Posted on Friday, February 1, 2013 by Allison Byers
In summer 2012, the artwork of alumna Mia Christopher (Painting/Drawing 2012) was exhibited in a high-profile shop window on Market Street . . . but not in its original form. As part of a collaboration with the major clothing brand Anthropologie, Christopher’s two-dimensional paintings had been transformed into prints on dresses, blouses, and jumpers.
The collaboration was part of the company’s Made in Kind project, which showcases work by up-and-coming artists in limited-edition collections.
“In December 2011," recalls Christopher, "I received an email from a buyer from Anthropologie describing an upcoming set of collaborations between the company and independent artists and designers. I was honored to be invited to participate, as I’d been interested in turning some of my work into textiles for some time. I jumped at the opportunity.”
Christopher and Anthropologie selected three bodies of her work as inspiration: what she calls her "Compositional Stacking" paintings, her "Color Stripe" paintings, and her "Test Sheets."
Paintings Versus Prints
It was important to Christopher to maintain the integrity of the original paintings, and she worked closely with an Anthropologie surface designer to make that happen. “I wanted it to be clear that my paintings were being made into clothing, as opposed to the clothing having been created for the specific purpose of being a textile.”
Christopher scoured the Anthropologie website to educate herself on the company’s aesthetics. “I used other clothing as a way to communicate with their designer. For example, we’d discuss a dress that I liked the pockets of, or the collar or a waist detail. There was a lot of back-and-forth, and the designs of the items that would bear my artwork evolved a lot throughout the process. I was ultimately most attracted to designs that would complement both the specific artwork and my overall aesthetic.”
“This was the first time I had ever worked with a company of such large scale,” Christopher continues, “and the project was a first experience in navigating a collaboration of this complexity. A large part of the learning process was understanding how a big group of people collaborate, draft, and produce together. It was incredible to get to work with professionals from all over the country.”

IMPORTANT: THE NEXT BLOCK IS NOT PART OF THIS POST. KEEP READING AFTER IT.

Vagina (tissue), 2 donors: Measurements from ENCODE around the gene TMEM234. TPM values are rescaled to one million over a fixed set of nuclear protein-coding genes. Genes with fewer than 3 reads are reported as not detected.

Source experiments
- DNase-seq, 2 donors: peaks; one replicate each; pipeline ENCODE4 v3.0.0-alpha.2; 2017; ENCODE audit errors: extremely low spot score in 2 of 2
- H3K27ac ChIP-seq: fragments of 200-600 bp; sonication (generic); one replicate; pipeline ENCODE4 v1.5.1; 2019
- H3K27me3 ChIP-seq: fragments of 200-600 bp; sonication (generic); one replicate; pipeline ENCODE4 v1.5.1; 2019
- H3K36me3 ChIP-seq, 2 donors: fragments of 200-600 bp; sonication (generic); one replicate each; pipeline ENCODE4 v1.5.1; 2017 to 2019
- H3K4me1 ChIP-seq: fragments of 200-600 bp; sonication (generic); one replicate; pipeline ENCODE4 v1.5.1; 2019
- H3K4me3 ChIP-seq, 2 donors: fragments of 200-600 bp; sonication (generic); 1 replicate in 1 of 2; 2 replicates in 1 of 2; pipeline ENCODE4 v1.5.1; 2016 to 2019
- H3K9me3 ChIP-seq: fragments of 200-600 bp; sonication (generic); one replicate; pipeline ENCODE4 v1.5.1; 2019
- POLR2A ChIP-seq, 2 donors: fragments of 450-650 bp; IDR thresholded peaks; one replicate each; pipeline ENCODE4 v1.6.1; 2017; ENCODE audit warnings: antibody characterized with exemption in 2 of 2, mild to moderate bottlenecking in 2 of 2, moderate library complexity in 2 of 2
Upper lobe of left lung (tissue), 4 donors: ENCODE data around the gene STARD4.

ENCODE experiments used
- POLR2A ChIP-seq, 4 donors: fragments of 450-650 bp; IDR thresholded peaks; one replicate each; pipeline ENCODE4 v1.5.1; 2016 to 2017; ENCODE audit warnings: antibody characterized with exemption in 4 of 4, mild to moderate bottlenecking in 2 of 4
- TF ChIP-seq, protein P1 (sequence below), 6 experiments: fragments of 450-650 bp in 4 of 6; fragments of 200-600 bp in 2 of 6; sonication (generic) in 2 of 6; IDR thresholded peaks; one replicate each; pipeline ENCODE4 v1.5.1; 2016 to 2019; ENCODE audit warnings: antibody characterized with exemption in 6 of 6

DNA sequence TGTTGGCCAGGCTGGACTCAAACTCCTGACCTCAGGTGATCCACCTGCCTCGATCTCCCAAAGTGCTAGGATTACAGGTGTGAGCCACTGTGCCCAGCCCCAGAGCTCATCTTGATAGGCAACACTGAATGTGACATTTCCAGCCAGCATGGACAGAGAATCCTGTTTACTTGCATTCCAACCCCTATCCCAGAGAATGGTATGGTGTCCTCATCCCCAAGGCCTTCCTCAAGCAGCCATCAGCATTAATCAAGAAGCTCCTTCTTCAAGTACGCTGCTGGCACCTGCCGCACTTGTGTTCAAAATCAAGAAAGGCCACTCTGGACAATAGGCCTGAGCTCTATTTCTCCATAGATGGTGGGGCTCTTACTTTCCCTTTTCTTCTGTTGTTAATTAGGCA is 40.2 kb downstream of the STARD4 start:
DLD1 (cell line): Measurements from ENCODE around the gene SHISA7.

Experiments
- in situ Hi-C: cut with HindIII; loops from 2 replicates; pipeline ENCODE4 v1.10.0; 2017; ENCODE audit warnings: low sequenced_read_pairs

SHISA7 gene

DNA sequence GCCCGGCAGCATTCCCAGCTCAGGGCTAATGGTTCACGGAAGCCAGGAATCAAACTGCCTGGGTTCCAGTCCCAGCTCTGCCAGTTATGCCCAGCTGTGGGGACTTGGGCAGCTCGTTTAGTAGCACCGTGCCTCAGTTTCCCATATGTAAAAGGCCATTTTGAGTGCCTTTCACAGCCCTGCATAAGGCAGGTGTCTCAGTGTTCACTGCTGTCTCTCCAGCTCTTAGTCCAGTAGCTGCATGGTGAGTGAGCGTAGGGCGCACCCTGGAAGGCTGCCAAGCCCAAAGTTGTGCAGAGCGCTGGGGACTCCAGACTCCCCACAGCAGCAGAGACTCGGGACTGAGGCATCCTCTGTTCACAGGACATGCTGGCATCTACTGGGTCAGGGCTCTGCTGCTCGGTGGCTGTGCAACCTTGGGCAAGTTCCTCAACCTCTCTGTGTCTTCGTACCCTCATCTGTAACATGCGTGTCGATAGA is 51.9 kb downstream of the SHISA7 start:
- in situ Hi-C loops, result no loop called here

An Education in Interdisciplinary Collaboration
Christopher credits CCA with having equipped her with some important tools in interdisciplinary collaboration. “I had my own studio during my senior year, in proximity to other seniors and the MFA students. Sharing a workspace with my peers was so rewarding. I was able to leave work up, let it breathe, have studio visits with professors and classmates. The communal atmosphere and the constant, high-level conversations absolutely influenced and supported my work with Anthropologie.”
Christopher was able to call upon Painting/Drawing chair Linda Geary, who had been her CCA advisor, for advice in the Anthropologie conversations. “Linda was always there to remind me that we can break down any barriers we set up for ourselves.”
The Mystery of Garment Production
For Christopher, one of the most intriguing aspects of the experience was getting to witness the printing and production processes. “That had largely been a mystery to me previously,” she says. “I was consulted about identifying the colors in my work as particular Pantone color codes for sublimation printing, for instance, or what specific jersey fabrics would take the screen-printing ink best. There are so many aspects of garment production.”
From Studio to Store Front
But it wasn’t until August that she actually saw what she’d done on a mannequin in the store window. “A friend of mine who works downtown texted me a picture of one of the dresses in the window of the Anthropologie on Market Street. I immediately hopped on BART to see it for myself! It was thrilling and surreal . . . and I did cry a little bit!”
Translation of Mediums
“Seeing my work translated from a fine-art context to a design context has definitely made me think about my work from a new perspective,” says Christopher. “I have posed more questions to myself than I have yet answered, but I think that’s great. Opening the doorway to new conversations around art and design is already an end in itself.”